Delivering Maritime Security after Brexit: time for a joined-up approach

SafeSeas Director Tim Edmunds and research associate Scott Edwards have produced a Policy Report based on the ideas discussed at the recent SafeSea’s event ‘Securing Britain’s Seas‘.

HMS Tyne Makes a Sharp Turn on Exercise with Fishery Protection Squadron by Royal Navy

The UK faces three critical challenges in this area: first, the need to respond effectively to a complex security environment, with important transnational dimensions; second the need to address the current patchiness of capacity amongst different geographic spaces and regions; and finally, the need to address problems of fragmentation and compartmentalisation between the multiple departments and agencies tasked with delivering UK maritime security. These challenges are likely to intensify in consequence of the Brexit process, when key collective EU maritime governance arrangements will either cease to apply or be subject to transformative revision.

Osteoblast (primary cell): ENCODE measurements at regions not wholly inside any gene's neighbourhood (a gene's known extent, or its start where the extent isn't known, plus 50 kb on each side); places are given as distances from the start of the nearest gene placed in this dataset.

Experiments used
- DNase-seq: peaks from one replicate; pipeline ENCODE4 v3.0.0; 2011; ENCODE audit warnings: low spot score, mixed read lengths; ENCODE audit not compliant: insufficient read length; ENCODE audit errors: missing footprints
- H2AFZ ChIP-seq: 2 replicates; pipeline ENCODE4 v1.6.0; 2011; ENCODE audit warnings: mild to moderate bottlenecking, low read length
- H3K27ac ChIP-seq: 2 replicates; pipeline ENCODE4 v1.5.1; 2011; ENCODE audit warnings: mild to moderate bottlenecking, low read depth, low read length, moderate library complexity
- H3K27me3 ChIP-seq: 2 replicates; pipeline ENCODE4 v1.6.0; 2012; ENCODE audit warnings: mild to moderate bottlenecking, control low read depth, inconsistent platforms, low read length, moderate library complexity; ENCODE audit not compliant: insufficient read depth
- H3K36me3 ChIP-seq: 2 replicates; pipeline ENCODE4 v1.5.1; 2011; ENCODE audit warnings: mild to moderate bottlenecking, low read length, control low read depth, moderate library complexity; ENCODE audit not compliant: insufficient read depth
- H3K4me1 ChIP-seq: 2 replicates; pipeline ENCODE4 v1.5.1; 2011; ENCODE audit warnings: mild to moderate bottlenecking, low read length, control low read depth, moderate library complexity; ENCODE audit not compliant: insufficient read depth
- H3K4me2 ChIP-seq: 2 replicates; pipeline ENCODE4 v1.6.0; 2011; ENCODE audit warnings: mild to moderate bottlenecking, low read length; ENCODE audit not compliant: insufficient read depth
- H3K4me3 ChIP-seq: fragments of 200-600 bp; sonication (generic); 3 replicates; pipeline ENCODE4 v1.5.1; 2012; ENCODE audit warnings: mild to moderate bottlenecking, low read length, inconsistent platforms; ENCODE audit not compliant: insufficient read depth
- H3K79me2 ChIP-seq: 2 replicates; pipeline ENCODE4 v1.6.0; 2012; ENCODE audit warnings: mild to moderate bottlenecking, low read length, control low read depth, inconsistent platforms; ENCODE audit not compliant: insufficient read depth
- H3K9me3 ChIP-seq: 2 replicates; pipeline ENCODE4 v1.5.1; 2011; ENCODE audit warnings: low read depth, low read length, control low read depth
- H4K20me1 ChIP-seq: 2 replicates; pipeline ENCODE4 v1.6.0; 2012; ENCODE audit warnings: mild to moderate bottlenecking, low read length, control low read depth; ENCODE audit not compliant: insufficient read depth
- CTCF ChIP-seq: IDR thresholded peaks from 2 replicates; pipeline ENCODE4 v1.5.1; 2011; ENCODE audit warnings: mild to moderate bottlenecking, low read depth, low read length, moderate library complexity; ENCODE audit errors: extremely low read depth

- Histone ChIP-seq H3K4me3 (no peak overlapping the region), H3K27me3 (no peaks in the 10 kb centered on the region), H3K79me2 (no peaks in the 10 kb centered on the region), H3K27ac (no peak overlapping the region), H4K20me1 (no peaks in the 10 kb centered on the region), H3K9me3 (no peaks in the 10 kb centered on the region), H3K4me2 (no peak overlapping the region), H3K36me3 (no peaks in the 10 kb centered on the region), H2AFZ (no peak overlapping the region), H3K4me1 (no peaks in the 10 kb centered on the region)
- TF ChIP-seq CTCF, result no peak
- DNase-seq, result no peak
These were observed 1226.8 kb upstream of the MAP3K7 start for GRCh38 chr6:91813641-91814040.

The University of Bristol and the SafeSeas network held an IdeasLab on maritime security in Bristol on 28 February 2020 to identify responses and priorities for policy and research. Participants from all major UK maritime security agencies attended, as did academics representing disciplines ranging from international law to security studies. This Policy Report summarises the findings of the IdeasLab and outlines key policy implications for UK government and other maritime stakeholders.

The full report can be found here as a PDF:

http://www.safeseas.net/wp-content/uploads/2020/03/SafeSeas-report_v52.pdf

Or here as a webpage:

http://www.bristol.ac.uk/policybristol/policy-briefings/delivering-uk-maritime-security-after-brexit-time-for-a-joined-up-approach/

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  1. Pingback: Brexit: how the UK is preparing to secure its seas outside the EU | // SAFE SEAS

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